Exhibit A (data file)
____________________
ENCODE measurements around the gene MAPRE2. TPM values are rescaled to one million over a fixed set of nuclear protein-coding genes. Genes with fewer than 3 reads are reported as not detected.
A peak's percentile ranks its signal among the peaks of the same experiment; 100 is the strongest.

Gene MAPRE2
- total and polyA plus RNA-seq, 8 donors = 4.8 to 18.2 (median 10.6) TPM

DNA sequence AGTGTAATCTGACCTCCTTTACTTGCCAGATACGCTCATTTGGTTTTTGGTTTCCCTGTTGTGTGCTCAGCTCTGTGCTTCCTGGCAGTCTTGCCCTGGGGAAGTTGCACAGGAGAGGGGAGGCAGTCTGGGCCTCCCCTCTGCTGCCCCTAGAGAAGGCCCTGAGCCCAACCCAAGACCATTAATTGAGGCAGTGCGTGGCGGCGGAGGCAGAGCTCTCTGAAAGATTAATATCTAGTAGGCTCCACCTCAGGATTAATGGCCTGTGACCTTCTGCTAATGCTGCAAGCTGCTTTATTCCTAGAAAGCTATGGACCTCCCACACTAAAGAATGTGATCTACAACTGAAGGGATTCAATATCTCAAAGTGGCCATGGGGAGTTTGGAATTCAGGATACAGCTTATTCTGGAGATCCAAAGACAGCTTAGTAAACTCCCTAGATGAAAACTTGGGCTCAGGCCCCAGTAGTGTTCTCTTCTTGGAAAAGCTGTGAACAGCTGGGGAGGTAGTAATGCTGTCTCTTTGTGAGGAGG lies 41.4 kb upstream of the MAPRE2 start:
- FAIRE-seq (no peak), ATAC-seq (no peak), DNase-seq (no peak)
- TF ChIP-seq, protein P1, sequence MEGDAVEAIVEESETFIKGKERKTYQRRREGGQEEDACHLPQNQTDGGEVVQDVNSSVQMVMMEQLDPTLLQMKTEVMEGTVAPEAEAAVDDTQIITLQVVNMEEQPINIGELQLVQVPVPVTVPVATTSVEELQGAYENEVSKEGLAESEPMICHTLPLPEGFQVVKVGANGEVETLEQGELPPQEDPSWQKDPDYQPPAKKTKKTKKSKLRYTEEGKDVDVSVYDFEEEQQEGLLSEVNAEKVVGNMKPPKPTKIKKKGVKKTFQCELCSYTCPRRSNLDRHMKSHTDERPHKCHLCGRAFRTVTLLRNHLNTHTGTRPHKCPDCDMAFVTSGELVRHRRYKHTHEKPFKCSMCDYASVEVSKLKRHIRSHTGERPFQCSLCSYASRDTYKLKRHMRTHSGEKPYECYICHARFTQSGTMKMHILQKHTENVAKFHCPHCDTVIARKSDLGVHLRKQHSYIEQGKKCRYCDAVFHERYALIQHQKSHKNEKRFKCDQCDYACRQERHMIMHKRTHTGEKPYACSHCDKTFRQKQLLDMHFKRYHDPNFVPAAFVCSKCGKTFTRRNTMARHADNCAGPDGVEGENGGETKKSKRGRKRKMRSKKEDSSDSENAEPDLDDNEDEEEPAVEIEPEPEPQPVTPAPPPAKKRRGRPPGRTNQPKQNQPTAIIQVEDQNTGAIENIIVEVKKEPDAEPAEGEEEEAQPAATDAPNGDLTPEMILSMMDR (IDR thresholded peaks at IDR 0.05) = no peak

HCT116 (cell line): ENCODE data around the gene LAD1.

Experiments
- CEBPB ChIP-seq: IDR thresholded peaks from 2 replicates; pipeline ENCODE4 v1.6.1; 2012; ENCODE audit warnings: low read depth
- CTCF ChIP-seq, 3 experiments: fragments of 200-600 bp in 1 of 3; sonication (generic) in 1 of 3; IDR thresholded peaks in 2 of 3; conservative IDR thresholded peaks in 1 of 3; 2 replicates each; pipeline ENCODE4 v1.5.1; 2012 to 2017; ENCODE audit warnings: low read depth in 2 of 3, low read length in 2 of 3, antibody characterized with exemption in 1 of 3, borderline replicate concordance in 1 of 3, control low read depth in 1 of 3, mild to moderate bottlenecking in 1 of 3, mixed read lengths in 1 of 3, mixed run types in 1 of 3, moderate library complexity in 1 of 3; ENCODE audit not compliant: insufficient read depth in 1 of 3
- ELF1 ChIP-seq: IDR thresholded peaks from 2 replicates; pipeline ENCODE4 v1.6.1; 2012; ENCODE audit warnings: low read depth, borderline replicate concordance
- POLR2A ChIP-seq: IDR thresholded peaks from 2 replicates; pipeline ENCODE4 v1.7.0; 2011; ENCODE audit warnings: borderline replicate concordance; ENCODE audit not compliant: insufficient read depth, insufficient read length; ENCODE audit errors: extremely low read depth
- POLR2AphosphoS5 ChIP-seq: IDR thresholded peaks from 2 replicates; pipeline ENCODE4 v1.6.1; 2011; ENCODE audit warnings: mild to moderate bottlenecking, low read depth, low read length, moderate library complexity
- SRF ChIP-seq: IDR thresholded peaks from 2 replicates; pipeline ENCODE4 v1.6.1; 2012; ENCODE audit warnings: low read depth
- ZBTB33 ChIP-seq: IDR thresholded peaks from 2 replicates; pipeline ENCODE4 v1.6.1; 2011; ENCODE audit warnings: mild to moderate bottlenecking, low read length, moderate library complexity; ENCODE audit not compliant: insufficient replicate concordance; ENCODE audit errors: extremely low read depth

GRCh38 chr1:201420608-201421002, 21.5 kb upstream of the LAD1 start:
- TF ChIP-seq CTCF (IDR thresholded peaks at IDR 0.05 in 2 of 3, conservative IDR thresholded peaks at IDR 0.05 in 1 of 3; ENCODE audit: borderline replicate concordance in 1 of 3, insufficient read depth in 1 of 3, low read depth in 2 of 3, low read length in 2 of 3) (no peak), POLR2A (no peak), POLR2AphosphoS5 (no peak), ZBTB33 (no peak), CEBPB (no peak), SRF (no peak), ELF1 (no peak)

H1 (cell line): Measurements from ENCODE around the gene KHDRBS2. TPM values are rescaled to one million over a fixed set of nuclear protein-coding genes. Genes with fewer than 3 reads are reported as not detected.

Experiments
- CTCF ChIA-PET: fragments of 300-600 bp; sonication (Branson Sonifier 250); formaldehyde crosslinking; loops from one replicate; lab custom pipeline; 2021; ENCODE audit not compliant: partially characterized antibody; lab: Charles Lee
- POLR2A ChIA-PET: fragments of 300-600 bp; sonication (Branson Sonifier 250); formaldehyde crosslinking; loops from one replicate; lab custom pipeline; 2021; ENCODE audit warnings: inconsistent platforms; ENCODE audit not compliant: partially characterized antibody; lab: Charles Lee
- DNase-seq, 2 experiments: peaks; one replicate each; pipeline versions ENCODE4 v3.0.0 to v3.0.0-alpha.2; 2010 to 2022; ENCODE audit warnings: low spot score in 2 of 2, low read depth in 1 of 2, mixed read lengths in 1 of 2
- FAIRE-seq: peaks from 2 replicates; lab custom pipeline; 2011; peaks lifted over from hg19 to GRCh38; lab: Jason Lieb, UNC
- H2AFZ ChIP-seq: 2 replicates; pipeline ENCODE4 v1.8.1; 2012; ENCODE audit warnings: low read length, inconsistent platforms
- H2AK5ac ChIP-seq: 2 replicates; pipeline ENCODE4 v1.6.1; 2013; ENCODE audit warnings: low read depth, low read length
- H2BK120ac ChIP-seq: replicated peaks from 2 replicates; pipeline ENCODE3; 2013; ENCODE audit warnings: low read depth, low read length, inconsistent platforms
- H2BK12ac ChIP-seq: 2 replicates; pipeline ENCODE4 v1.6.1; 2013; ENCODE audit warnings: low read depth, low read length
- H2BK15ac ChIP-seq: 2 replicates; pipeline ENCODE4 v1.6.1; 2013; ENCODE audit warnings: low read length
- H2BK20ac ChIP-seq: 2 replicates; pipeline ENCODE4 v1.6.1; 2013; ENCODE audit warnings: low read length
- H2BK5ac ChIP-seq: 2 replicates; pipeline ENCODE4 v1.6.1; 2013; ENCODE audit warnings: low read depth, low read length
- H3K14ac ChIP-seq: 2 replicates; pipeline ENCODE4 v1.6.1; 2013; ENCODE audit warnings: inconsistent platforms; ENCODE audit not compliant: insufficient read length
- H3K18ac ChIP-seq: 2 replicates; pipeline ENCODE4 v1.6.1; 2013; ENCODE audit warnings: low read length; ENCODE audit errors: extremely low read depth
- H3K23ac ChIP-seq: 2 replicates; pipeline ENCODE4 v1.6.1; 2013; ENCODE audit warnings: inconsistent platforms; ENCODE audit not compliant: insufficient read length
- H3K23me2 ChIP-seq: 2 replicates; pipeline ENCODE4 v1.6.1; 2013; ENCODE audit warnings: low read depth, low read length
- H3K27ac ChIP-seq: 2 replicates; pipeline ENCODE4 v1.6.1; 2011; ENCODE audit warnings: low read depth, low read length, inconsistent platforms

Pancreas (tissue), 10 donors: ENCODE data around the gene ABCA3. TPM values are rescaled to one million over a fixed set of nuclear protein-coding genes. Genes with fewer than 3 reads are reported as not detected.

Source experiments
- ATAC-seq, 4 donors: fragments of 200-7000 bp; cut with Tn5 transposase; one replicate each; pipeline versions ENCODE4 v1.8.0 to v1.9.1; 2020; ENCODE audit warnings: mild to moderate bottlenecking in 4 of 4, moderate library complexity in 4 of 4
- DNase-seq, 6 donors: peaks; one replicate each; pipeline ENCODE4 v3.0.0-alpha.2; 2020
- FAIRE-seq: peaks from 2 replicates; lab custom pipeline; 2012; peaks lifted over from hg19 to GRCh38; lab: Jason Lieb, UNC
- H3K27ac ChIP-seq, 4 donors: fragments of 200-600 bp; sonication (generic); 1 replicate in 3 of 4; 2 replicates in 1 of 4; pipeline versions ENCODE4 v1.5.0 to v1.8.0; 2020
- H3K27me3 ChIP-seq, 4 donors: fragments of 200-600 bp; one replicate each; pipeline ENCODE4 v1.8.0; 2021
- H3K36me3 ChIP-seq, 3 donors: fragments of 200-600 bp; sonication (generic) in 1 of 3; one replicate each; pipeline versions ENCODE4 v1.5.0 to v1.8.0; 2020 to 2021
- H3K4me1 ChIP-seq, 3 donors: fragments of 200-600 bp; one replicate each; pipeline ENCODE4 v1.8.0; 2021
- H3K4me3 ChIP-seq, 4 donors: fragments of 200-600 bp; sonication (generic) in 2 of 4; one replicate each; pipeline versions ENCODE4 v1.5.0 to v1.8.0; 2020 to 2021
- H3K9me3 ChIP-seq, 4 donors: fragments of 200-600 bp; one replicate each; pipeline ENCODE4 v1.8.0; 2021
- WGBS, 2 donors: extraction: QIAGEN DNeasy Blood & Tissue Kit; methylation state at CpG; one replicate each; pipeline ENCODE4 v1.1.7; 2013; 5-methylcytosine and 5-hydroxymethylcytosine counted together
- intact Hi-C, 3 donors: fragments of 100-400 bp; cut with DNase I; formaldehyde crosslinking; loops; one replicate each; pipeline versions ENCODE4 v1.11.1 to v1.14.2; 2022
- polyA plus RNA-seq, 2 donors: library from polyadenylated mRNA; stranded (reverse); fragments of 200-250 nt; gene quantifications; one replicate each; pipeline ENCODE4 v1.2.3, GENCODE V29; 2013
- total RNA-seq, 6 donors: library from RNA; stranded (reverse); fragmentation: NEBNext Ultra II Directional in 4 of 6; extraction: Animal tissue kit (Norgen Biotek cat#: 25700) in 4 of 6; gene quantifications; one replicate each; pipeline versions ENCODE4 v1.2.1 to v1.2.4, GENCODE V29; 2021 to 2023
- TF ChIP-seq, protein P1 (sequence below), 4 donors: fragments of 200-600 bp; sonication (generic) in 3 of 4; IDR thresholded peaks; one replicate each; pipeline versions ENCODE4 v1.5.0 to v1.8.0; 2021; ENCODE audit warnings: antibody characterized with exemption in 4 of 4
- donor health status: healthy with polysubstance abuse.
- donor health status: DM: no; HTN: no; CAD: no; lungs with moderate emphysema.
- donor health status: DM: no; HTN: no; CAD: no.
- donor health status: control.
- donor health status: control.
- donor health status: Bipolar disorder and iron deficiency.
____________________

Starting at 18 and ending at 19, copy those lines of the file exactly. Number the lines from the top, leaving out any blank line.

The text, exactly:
- TF ChIP-seq CTCF (IDR thresholded peaks at IDR 0.05 in 2 of 3, conservative IDR thresholded peaks at IDR 0.05 in 1 of 3; ENCODE audit: borderline replicate concordance in 1 of 3, insufficient read depth in 1 of 3, low read depth in 2 of 3, low read length in 2 of 3) (no peak), POLR2A (no peak), POLR2AphosphoS5 (no peak), ZBTB33 (no peak), CEBPB (no peak), SRF (no peak), ELF1 (no peak)

H1 (cell line): Measurements from ENCODE around the gene KHDRBS2. TPM values are rescaled to one million over a fixed set of nuclear protein-coding genes. Genes with fewer than 3 reads are reported as not detected.